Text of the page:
A trend-setting toy(ota). by Sue Mead
If you build them, they will come. That concept sure worked for Toyota's RAV4, which made a big hit when it was introduced last year, and big waves in the small sport-utility segment.
Last year, it was not clear exactly what category this mini-ute fit in. Its two-door version looks like it could be an off-road plaything, with an image akin to the Geo Tracker and the Suzuki Sidekick. There's even a pair of removable sunroof panels available for this model that give it that beach-ready flavor. (These are sliding on the four-door.)
In its four-door incarnation, the RAV4 is sometimes compared to the Kia Sportage and considered almost as versatile and practical as the leading domestic compact sport-utility vehicles. It is also certain to be compared to Honda's new CR-V. Although it has less room for people and parcels than the bigger guys, in this version, capable of carrying one more passenger, with two more doors and 8.3 inches more wheelbase, it's touted as a suburban errand runner or compact commuter car.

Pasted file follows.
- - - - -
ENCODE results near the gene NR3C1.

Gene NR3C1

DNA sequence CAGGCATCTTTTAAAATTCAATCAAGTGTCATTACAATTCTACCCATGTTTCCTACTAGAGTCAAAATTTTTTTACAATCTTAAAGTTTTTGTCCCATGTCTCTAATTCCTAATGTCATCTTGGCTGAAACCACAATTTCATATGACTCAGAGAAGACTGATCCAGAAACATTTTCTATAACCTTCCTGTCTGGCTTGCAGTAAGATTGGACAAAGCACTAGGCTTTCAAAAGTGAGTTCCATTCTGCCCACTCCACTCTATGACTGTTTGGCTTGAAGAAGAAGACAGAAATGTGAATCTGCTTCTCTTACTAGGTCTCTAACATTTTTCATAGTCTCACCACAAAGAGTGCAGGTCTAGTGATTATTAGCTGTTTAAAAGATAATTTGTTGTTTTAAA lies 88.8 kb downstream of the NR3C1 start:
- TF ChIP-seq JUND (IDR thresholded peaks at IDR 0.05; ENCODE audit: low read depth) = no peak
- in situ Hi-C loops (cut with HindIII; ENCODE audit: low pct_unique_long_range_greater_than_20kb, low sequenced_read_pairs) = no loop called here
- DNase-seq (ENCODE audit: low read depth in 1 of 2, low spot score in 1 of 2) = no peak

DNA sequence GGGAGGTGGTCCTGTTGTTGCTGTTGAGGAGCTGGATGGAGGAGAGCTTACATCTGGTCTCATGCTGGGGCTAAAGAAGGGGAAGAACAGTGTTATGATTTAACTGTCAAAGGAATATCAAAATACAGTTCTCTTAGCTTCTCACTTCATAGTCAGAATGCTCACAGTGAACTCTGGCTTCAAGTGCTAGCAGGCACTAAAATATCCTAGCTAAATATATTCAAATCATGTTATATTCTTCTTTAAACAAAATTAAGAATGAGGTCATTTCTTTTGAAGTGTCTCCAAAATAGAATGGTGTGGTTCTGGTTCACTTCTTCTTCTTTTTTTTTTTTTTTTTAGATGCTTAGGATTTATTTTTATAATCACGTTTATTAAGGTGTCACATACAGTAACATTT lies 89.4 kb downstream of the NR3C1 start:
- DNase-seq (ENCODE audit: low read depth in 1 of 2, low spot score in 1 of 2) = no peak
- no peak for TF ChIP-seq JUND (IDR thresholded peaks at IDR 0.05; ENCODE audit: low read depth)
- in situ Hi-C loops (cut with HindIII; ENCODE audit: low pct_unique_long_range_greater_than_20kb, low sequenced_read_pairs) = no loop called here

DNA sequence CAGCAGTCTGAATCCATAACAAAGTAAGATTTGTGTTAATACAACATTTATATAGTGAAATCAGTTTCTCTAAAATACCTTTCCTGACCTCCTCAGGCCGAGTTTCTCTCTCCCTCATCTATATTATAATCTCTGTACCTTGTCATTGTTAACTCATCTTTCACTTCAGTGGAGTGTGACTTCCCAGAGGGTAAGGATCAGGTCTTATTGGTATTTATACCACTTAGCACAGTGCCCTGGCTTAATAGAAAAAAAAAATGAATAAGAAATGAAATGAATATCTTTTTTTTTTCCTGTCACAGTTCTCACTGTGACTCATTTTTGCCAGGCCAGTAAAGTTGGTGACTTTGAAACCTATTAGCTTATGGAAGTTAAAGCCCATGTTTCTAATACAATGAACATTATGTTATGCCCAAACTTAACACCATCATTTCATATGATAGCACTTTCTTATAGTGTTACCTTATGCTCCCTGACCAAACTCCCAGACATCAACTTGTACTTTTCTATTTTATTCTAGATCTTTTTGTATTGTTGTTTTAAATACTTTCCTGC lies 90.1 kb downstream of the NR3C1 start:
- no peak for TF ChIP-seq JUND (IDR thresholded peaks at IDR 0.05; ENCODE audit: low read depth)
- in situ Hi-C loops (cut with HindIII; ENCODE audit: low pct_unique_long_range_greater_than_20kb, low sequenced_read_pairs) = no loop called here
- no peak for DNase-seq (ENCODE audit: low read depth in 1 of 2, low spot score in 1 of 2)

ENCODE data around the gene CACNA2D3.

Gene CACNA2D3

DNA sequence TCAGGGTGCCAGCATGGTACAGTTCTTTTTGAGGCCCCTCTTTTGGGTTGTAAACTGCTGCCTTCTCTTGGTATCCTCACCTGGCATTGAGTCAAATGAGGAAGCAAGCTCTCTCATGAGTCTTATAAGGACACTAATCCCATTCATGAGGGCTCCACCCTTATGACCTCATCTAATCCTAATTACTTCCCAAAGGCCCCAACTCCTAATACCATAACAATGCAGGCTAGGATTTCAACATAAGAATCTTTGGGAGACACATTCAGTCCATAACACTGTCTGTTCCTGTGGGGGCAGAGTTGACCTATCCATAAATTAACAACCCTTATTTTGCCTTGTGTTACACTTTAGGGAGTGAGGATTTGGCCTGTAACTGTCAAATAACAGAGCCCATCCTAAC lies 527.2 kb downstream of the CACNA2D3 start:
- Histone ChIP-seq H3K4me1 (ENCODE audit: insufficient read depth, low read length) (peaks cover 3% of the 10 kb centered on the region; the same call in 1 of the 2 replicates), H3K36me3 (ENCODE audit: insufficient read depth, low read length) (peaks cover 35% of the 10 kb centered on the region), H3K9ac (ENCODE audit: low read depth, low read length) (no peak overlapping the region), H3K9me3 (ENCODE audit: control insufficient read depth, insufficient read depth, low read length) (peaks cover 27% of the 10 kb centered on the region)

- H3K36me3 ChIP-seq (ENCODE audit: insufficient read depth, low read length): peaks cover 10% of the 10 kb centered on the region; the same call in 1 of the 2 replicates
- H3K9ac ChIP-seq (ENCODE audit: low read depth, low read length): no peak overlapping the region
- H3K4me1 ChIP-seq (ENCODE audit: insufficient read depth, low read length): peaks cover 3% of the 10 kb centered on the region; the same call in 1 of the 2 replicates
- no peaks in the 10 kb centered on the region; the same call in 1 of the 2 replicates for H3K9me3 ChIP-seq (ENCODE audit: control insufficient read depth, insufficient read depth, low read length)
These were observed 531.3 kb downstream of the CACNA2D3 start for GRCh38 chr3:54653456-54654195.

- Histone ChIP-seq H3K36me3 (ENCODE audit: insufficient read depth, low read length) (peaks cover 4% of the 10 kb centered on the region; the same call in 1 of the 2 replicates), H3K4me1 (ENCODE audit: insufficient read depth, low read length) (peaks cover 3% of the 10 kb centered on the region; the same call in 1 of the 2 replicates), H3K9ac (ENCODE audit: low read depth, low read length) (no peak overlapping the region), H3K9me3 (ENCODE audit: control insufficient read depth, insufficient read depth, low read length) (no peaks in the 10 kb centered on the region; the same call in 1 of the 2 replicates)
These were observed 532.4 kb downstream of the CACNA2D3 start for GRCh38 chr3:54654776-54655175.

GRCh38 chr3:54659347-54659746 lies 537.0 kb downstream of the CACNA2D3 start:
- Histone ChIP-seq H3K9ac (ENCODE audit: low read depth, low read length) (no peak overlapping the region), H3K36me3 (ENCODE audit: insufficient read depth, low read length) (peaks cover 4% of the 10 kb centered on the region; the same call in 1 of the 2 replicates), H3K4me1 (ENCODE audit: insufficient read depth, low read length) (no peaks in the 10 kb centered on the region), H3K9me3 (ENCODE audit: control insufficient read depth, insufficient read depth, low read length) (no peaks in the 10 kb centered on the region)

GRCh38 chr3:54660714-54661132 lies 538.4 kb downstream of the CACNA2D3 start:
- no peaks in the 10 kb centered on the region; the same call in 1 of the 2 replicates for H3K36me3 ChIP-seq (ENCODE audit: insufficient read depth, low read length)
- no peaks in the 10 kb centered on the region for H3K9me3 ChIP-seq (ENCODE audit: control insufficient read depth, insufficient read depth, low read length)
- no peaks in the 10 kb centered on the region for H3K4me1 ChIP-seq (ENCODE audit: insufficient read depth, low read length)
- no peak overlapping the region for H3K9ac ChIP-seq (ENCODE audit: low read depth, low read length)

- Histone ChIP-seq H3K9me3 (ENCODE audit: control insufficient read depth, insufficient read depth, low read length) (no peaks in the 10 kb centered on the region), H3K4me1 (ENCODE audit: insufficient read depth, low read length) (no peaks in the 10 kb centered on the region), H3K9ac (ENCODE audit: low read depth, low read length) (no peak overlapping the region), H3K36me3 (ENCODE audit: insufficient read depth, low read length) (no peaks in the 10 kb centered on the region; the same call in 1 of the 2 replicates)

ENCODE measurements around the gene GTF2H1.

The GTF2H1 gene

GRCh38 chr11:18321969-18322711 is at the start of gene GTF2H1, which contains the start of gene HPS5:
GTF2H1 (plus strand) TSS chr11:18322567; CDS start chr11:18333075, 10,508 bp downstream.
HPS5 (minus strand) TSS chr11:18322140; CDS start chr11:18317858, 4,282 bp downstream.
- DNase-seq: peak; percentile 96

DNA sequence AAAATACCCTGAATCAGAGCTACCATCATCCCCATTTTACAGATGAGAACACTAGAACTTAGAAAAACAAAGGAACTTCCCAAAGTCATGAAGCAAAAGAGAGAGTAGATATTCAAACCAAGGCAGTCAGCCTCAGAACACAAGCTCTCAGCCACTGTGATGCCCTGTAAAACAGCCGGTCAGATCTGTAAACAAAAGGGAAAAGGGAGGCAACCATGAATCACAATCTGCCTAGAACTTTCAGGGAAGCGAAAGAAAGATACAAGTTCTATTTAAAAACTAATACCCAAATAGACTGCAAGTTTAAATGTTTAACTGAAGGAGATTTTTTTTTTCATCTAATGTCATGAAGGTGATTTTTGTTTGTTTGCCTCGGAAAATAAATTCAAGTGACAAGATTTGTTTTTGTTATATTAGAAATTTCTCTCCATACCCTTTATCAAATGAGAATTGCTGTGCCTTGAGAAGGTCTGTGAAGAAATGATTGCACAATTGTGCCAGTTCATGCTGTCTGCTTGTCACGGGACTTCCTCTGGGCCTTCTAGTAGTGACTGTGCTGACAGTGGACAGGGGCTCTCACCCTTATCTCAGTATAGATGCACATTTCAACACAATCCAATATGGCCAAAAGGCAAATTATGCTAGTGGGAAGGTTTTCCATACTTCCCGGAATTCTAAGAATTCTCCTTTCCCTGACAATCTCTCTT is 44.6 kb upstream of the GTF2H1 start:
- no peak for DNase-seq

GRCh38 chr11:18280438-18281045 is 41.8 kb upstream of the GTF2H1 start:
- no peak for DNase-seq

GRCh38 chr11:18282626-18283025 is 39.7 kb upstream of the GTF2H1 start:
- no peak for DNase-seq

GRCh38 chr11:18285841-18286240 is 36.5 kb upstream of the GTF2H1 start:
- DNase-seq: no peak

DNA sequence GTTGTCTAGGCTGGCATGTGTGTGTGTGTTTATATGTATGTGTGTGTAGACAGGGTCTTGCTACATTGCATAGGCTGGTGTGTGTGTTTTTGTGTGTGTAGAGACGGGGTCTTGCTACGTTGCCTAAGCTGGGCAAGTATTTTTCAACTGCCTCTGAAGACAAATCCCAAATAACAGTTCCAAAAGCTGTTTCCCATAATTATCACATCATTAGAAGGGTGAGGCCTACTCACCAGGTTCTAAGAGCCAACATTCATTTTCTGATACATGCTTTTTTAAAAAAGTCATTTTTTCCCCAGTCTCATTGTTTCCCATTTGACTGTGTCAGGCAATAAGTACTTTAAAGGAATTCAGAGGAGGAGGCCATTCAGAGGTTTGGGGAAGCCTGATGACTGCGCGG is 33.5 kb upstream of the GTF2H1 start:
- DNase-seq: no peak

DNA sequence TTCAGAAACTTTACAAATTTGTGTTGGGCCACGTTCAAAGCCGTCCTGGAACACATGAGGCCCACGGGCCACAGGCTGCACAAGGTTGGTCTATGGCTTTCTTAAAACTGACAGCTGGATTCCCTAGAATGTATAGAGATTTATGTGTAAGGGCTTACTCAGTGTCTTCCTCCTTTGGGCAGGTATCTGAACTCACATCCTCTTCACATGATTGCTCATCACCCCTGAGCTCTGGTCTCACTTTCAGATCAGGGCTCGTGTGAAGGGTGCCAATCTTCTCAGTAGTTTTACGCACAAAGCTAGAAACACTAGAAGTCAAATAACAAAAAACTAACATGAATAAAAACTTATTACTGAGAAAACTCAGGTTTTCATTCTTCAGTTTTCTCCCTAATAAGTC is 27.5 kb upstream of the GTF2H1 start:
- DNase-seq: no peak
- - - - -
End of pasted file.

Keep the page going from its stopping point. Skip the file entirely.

And, with its unibody construction and metamorphosis from front-drive sedan components and chassis, this mini is as close to car-like as a sport-utility vehicle gets.
Added to that, there are two- and four-wheel drive variations of the RAV4.
It also sports a lockable center differential (on manual transmissions) and an available torque-sensing, limited-slip rear differential. Even though this ute lacks a low range set of gears, its ground clearance (7.5 inches for the four-door, 7.7 for the two-door) is good enough to make light off-road duty feasible. In fact, it's even been compared to Jeep's Wrangler, which is more or less in the size class. The RAV4 can't compete with the Wrangler in really rough going, but it's more comfortable on pavement.
Now a yearling in the U.S. market, the RAV4 continues to attract customers, as well as a wide variety of comparisons, depending on door count and running gear. Some call this AWD car/truck hybrid cute. Others have used the word ugly, but with affection, as in "ugly duckling." A few have even suggested that it hails from another galaxy.
One thing is for sure: Toyota has hit a home run here. Expecting to market some 35,000 of these minis, Toyota sold nearly 60,000 in '96. And, they've sent many other manufacturers scrambling back to the drawing board.
Competitors in this segment include the Geo Tracker, Suzuki Sidekick, Suzuki X-90, Kia Sportage, Subaru Impreza Outback and the all-new Honda CR-V, which is by far the closest comparison.